I have done some exploration and was pleasantly surprised to find out that there was a Lymes Support Group in my area! In fact it is held (but not sponsored) at the church that my parents attend. Because the church doesn't sponsor it there was never a formal announcement made about it so I was so happy to discover it by researching several different venues. I have contacted the leader and am hoping to attend my first meeting next week! In addition to this I have connected with a few people online that are battling Lymes. Their courage to fight Lymes is such an inspiration to me! 

I started reflexology last week and am hoping to see how that will help in this process of getting well. One of the things that I have noticed is that my stomach has felt less pain after only one treatment! I was so delighted by that!

I had a wonderful phone consultation with my doctor from the Whitaker Wellness Institute today. I am very excited for the plan that we have in place for the next couple of months! If you are a person who is seriously ill or fighting a disease you understand how lovely "plans" are! I am definitely thanking the Lord once again for such an AMAZING doctor and for bringing me to the Whitaker Wellness Institute.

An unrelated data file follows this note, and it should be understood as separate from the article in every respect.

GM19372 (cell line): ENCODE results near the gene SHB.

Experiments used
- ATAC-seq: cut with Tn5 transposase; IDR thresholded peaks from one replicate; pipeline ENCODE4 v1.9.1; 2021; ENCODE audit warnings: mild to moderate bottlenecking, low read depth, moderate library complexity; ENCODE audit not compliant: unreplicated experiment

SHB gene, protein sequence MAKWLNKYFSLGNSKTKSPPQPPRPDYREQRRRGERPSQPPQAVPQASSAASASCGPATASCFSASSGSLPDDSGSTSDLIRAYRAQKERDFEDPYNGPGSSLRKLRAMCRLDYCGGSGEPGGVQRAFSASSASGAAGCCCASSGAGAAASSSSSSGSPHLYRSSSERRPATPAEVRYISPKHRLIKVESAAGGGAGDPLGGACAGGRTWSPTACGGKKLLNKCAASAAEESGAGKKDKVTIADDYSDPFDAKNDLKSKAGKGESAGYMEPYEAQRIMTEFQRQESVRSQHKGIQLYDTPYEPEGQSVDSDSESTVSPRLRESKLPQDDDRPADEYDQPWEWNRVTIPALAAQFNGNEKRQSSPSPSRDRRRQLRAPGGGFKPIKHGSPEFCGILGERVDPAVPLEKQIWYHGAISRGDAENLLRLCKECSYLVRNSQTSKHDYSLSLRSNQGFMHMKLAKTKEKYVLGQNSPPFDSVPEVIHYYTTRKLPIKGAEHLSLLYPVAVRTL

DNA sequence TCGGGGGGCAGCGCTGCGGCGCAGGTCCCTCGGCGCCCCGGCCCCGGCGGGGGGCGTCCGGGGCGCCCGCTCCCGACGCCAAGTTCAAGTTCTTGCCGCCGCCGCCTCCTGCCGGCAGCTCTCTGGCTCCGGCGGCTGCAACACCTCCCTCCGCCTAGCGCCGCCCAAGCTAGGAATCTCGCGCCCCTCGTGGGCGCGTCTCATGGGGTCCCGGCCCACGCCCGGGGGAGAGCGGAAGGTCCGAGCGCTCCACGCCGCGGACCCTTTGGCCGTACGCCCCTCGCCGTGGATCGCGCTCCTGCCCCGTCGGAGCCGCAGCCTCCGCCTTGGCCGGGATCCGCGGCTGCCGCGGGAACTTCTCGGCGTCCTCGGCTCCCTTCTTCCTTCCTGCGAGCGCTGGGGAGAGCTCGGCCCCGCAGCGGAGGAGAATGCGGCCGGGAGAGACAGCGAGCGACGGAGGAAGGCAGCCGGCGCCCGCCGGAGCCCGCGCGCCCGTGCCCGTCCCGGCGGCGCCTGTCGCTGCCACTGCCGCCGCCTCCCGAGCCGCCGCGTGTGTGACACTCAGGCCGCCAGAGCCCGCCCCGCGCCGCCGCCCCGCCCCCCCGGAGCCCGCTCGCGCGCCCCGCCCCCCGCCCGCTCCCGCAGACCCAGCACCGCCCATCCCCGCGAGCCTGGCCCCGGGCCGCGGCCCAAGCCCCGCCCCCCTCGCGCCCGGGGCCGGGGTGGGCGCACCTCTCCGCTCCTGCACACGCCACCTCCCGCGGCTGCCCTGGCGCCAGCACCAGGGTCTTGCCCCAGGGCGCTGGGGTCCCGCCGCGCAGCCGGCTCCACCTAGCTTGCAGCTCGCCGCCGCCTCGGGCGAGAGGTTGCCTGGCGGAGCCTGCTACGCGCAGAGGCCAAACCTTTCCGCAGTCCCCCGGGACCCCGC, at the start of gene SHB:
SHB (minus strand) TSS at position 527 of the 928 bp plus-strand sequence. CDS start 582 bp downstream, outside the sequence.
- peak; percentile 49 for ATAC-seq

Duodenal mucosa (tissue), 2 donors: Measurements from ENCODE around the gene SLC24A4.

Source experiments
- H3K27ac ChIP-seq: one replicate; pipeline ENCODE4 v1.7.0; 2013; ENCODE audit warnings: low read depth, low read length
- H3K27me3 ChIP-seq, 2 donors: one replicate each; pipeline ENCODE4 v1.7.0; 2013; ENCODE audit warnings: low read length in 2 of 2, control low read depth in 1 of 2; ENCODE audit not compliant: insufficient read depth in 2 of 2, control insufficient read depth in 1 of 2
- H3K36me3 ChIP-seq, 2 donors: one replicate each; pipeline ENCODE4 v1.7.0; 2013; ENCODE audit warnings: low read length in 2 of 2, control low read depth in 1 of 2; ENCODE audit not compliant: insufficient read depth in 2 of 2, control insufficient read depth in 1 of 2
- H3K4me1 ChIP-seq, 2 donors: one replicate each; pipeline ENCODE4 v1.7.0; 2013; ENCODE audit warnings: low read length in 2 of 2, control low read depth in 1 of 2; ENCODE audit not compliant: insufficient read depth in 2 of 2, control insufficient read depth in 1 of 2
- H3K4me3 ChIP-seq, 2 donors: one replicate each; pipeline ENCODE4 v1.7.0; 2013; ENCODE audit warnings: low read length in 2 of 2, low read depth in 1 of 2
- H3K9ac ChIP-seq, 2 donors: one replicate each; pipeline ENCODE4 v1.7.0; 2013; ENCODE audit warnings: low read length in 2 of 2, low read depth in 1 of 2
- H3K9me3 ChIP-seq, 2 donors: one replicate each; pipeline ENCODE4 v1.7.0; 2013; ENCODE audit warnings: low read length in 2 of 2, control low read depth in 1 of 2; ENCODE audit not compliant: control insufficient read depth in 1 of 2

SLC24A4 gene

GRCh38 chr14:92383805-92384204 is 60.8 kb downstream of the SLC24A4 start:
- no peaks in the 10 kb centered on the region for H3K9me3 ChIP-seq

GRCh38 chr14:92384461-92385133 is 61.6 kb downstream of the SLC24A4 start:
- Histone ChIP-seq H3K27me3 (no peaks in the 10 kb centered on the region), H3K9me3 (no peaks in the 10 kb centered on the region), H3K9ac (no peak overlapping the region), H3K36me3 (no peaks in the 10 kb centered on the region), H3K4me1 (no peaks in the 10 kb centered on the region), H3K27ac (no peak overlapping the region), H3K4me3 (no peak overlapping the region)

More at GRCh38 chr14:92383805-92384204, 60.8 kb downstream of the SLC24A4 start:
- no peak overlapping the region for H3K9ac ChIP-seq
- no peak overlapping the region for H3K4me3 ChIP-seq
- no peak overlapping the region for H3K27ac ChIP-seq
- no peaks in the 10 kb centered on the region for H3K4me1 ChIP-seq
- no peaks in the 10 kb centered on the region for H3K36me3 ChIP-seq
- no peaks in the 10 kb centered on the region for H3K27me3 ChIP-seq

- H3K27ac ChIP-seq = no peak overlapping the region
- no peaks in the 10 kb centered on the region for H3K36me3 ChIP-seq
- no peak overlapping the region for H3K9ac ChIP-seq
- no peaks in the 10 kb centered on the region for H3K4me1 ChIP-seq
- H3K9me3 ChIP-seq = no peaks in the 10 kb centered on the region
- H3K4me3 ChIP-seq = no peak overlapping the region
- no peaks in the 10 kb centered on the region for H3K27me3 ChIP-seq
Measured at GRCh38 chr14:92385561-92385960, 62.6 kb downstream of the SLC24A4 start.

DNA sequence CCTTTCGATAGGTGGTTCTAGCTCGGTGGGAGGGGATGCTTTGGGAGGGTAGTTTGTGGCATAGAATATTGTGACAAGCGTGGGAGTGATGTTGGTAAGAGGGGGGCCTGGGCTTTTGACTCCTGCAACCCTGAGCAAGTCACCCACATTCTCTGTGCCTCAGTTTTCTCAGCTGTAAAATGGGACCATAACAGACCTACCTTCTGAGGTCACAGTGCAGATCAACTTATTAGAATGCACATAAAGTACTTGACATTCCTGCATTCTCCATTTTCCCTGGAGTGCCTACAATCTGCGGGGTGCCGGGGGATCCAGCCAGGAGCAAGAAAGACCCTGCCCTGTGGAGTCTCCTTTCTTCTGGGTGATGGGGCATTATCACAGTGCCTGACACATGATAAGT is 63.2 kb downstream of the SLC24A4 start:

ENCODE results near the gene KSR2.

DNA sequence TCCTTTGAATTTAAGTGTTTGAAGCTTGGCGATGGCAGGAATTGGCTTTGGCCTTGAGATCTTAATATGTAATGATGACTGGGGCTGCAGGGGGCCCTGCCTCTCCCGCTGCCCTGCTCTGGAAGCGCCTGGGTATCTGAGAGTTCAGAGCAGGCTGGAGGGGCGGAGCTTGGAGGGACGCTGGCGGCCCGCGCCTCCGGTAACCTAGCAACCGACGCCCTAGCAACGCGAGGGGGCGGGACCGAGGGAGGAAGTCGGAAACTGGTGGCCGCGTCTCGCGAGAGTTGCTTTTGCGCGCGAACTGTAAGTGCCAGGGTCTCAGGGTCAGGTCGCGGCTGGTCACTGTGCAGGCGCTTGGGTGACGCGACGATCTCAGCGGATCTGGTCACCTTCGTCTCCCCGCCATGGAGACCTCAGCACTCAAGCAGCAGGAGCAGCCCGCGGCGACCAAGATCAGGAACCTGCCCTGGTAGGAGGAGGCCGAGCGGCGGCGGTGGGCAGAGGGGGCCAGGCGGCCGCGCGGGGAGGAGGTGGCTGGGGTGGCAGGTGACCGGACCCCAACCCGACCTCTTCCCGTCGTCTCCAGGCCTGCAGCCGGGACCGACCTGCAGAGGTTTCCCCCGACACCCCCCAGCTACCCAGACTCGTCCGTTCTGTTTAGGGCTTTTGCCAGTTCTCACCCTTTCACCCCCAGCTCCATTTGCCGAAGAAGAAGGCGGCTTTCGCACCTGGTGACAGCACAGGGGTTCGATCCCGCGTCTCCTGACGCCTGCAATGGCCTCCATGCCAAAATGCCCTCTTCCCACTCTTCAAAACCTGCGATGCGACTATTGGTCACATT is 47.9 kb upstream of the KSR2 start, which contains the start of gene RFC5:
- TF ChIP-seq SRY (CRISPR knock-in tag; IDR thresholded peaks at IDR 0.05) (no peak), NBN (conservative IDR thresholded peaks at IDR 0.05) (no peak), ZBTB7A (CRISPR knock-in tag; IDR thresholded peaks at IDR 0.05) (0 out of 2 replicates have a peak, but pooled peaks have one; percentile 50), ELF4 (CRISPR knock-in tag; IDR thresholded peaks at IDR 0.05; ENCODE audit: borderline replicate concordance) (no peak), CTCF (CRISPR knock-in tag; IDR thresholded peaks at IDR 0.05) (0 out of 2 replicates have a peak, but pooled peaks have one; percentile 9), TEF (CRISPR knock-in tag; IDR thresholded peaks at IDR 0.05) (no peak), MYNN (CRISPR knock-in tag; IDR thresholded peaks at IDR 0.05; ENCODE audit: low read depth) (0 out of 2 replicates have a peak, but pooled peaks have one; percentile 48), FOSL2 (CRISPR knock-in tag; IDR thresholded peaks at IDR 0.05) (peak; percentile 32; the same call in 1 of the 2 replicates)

One of the key components of going back out for treatment is the expense aspect. (If you would like to see a complete breakdown of costs you can click HERE.) I can't thank y'all enough who have donated and have financially supported me - not just for this upcoming treatment session but in the past and throughout this long journey. Y'all are such a blessing! THANK YOU so much for each of you that have been praying for the financial aspect. Truly this is something that we are begging the Lord to provide. Due to all of the unknowns, previous treatment costs, travel to so many different doctors and hospitals last year, and so many ongoing health expenses we are in need of this money. I am SO glad for a BIG God who always provides! If you would like to help out you can do so here: